At the chapel of Kilfenora two schools are kept; one master has about eighty, and the other fifty scholars; for small boys they receive 1s. 7d., for bigger ones, whom they teach arithmetic and book-keeping, 3s. 9d. per quarter. In Kilrush one school has upwards of one hundred, another seventy; another fifty; Menmore twenty, Querin thirty-five, Moyferta twenty, Cross forty, Fodhieragh twenty, Kilclogher twenty; all these are in the union of Kilrush. The three schools in Kilrush are the only ones, that are attended in winter; the masters receive for reading, writing, and arithmetic 6s. per annum, and for reading and spelling 4s. There is scarcely a part of the county without a school, which in summer is numerously attended. In the mountains of Broadford one school contains upward of sixty of both sexes, at 1s. 7d. and 2s. 2d. per quarter; they are taught the Universal Spelling Book, Alibaba, and the Seven Sleepers. In a school near Spansel-hill, containing above sixty scholars, they pay 3s. 3d. per quarter, but are taught arithmetic. There is a very numerous school kept in the Roman Catholic chapel at Killaloe; it contains several grown boys and girls, and, when I visited it unexpectedly, I suprized two of these learning their lesson in a very loving manner, the gentleman’s arm about the young lady’s waist; the master was absent. There are two schools at Ennis, one of which is on the foundation of Erasmus Smyth, and has been conducted by the Rev. Mr. Fitzgerald for many years with high reputation; the other school is also admirably well kept by Mr. O’Halloran. The diocesan school at Killaloe is well conducted.

The Rev. Mr. Barret, titular Dean of Killaloe, by his unwearied exertions had a charity school erected in Ennis in 1792; it at present consists of about fifty boys: he informs me, that the Roman Catholic inhabitants of Ennis conribute very little towards its support; the chief aid comes from the Dean’s own pocket, assisted by the liberality of the Marquis of Headfort, Lord Conyngham, Colonel Burton, and a few other gentlemen, by whose assistance upwards of forty boys have been apprenticed. This good Dean also supports, chiefly from his own little income, a school of ten girls; how different from some of his Protestant brethren possessing lucrative sinecures, who think charity begins (and stays) at home!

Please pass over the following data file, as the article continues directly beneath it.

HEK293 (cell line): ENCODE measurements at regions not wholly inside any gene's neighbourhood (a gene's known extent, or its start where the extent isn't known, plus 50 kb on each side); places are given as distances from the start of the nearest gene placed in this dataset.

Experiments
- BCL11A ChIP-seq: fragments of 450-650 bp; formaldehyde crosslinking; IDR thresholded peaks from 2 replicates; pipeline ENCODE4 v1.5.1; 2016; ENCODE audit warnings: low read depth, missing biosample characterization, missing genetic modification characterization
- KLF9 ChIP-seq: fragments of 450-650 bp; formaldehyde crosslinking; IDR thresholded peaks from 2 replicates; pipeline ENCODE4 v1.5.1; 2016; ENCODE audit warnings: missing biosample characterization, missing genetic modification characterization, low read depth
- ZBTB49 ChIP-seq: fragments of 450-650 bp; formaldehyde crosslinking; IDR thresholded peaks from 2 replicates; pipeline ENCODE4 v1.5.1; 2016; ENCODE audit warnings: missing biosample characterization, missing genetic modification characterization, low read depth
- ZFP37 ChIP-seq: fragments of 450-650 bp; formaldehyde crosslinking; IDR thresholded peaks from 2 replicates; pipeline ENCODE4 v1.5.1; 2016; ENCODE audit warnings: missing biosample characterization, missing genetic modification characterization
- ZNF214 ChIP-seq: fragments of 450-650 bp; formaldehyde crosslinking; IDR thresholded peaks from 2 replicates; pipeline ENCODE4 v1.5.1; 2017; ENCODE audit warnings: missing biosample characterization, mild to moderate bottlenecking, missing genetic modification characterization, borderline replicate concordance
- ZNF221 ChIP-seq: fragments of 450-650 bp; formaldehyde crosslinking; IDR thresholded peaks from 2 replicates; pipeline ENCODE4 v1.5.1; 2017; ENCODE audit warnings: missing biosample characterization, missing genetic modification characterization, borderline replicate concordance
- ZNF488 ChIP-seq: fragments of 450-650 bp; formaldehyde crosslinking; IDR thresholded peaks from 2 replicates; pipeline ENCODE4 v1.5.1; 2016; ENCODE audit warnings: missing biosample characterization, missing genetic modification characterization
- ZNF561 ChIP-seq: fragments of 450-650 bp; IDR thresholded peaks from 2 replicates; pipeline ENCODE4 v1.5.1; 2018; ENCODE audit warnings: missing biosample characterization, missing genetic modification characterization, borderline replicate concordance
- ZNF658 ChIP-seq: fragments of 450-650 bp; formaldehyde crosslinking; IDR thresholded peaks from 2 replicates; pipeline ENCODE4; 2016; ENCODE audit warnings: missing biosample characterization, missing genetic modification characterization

There was a Protestant charter-school erected by Anthony Hickman, Esq. early in the last century, at Ballyket in the parish of Kilrush; it maintained forty boys, and had two acres of land annexed to it; but from non-payment of rent the establishment was dissolved, and a very commodious house in a cheap country is now in ruins. There are three of four protestant families in the neighbourhood, whose ancestors were educated there. Until lately there was a protestant charter-school at Newmarket; for what reason it has been removed, I am ignorant.

Sir Edward O’Brien intends to procure one of the benevolent Mr. Lancaster’s pupils, and open a school at Newmarket. The benefit this will be of to the rising generation is incalcuable; the scholars will not only learn infinitely quicker, but they will not imbibe bad principles from the lives of notorious prostitutes and successful villains. How different the state of education now and before the irruption of the Danes! it is too well attested to be disputed; learning flourished greatly between the years 432 and 820, when the Danes first invaded Ireland. MCCurtin says that, after the coming of the English, there were, at one time, upwards of six hundred scholars at Clonroad near Ennis.

Back to Statistical Survey of the County of Clare - Chapter 5